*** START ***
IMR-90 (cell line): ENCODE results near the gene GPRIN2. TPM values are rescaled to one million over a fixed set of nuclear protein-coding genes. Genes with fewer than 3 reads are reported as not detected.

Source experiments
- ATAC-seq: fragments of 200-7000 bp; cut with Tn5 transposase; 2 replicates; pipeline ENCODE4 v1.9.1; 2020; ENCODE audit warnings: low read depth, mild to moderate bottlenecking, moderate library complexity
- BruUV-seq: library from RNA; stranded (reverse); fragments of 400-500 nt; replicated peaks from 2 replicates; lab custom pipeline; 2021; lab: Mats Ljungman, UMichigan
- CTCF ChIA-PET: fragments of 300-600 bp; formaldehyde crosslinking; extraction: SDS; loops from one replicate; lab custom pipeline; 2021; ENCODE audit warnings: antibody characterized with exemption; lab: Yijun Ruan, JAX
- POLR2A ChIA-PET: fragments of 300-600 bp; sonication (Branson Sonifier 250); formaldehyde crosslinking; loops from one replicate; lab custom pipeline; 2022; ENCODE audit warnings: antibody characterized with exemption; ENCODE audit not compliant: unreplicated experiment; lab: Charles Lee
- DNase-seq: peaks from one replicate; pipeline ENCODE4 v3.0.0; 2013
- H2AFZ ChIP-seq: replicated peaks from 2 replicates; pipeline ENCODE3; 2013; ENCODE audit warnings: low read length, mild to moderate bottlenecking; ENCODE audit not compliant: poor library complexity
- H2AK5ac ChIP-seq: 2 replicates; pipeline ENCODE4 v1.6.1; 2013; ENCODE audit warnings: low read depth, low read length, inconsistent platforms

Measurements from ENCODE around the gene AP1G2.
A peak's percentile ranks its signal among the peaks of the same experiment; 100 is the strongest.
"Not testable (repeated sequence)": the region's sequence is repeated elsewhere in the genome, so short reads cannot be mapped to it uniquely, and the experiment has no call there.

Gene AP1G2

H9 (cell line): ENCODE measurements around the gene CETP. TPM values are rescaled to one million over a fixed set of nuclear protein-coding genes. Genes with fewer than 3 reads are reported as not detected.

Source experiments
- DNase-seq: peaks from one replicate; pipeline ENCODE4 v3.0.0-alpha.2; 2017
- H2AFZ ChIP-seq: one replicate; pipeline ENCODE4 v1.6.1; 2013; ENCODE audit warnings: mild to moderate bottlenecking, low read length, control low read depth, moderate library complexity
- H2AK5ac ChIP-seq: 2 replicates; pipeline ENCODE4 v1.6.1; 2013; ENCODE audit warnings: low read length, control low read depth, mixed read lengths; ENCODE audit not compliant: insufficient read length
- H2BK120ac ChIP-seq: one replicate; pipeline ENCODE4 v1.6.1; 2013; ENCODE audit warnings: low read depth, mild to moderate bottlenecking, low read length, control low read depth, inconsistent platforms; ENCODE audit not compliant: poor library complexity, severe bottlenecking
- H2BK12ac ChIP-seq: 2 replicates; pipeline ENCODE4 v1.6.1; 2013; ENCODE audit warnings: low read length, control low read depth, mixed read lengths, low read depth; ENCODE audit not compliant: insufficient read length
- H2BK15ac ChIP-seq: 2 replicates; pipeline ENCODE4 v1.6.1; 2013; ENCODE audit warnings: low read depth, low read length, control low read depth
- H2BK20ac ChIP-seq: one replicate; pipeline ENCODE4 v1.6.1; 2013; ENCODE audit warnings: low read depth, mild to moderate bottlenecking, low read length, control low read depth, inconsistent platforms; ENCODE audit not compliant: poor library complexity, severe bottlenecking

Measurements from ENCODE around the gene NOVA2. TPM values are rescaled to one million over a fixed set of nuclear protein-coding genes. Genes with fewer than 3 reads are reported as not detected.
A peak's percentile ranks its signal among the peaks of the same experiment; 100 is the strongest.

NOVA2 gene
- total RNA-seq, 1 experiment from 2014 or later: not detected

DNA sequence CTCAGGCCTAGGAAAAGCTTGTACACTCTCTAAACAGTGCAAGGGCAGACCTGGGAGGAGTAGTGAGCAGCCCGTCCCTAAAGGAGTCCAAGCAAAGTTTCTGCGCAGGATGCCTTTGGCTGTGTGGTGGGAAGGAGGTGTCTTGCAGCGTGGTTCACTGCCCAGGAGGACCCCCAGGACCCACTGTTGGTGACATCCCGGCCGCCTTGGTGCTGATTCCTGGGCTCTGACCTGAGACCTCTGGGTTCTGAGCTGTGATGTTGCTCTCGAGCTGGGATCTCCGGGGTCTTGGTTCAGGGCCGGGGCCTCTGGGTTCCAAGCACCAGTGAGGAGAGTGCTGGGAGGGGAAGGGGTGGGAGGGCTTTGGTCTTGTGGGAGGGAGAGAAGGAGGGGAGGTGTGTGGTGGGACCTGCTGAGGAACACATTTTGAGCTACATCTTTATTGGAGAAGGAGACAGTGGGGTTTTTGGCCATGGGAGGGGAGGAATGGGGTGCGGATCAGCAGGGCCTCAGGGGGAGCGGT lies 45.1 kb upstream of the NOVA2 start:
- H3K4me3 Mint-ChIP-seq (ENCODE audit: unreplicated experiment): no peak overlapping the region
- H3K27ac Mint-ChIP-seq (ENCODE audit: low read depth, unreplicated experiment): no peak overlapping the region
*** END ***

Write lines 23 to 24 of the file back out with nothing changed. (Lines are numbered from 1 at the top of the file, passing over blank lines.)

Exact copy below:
Measurements from ENCODE around the gene NOVA2. TPM values are rescaled to one million over a fixed set of nuclear protein-coding genes. Genes with fewer than 3 reads are reported as not detected.
A peak's percentile ranks its signal among the peaks of the same experiment; 100 is the strongest.